All The Views That's Fit To Print
By David Walker (Google profile)
A programmer sits at his desk with a stack of printed manuals at his elbow. A member of the professions confides guiltily that he uses paper documents rather than reading from the Microsoft Word display. A colleague pesters you for a reference book which essentially duplicates material available on the Web. Each of these situations points to one of the guilty secrets of Web design: for many users, just about the most important button on the Web browser is the one labelled "print".
Why is printing a guilty secret? Because few designers want to acknowledge the print button exists. The Web is not a new form of print, they declare, but a multimedia hypertext revolution carrying all before it. Sure, a few Luddites may still out of habit use "dead trees" to display documents, but they'll die out soon enough.
Truth is, four years after the birth of Netscape the print-button users show absolutely no sign of dying out. What's more, they include not only the older and less technologically hip but also many younger and highly tech-savvy users. They're often made to feel guilty (my professional friend voiced sudden relief when I told him that many "techies" rely on printed documentation). But guilt or no guilt, these users keep on clicking the "print" button and stashing documents into their bags to read on the train, in bed or simply at their desks. Far from dwindling to extinction, they'll keep Hewlett Packard and Epson and Lexmark and Canon in business and those Reflex paper ads on TV well into the next century. Indeed, by creating access to more and more documents, the Web may actually be moving the much-vaunted "paperless office" not closer but further away.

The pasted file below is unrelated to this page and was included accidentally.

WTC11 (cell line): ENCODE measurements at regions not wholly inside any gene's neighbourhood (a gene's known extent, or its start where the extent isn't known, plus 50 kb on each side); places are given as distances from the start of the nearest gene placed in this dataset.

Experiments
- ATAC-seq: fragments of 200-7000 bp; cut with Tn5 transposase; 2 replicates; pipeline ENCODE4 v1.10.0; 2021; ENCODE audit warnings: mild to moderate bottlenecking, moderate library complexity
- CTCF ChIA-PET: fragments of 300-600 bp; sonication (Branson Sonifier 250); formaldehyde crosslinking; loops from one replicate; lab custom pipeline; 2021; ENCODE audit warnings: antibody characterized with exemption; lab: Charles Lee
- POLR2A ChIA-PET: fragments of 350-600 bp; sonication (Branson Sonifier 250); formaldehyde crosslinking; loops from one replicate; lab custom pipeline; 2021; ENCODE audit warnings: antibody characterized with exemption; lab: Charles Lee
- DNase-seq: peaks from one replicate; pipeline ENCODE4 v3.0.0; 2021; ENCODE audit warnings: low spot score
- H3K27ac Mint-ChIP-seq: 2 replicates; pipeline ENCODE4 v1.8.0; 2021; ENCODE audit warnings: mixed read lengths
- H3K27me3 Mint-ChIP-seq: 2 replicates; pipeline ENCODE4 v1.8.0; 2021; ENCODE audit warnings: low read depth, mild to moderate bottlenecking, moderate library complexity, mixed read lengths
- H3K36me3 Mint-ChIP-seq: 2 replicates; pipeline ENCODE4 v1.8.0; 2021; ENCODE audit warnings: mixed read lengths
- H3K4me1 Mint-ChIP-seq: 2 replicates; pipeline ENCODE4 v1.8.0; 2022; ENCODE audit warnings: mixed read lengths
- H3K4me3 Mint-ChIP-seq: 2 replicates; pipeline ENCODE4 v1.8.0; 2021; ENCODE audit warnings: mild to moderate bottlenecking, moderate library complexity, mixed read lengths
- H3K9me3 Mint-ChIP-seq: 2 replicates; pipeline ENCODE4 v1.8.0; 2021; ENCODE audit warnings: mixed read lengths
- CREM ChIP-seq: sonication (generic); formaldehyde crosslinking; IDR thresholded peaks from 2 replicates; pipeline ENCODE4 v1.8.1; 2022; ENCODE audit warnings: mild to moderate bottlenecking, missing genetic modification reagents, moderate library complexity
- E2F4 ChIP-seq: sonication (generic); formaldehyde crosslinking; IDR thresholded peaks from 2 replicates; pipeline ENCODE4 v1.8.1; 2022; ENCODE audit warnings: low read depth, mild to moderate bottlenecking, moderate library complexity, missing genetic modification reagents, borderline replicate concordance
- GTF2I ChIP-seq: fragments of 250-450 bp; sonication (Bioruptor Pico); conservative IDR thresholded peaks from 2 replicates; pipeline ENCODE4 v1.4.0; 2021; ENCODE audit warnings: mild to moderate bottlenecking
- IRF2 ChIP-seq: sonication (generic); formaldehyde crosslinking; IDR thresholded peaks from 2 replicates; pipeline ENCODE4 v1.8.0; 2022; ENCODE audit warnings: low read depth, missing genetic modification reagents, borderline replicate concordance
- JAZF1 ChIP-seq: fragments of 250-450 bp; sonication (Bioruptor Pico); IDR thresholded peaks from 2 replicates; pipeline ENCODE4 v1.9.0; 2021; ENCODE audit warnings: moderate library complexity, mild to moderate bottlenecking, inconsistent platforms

These users prefer paper for quite rational and well-understood reasons. A screen display gives roughly one-tenth the resolution of a laser-printed paper document, but produces more eye-straining glare. It's harder to scroll down a screen page than to scan down a printed one. You can typically find your place (and establish all-important context) more quickly in a paperback than in 200k Word document. And you can't really take a notebook computer to the loo.
The bottom line: if keen users are likely to print your Web pages, you should probably make it easier for them to do so. Whenever you produce technical documentation, or any piece of print stretching for more than 200 words - anything which looks like a "read" - you should presume that some of your most involved clients will want to print it.
This printability problem has led a few sites to create dedicated pages for printer use. The popular tech-news site ZDNet has long offered visitors a "print this page" button, which takes them to a version of their article specially formatted for printing. And Forrester Research needs to take printing seriously because its online material forms an important part of its very pricey product offering. So it gives readers the option of plain print-optimised HTML material or a more elaborate document in Adobe's PDF (Potable Document Format).
Creating good PDF documents takes effort. But you can drop print-optimised HTML into a simple template or create it almost automatically out of a database. If you're heading down the multimedia path with print-heavy documents, you should ask yourself just how many of your users will be looking for the "print" button.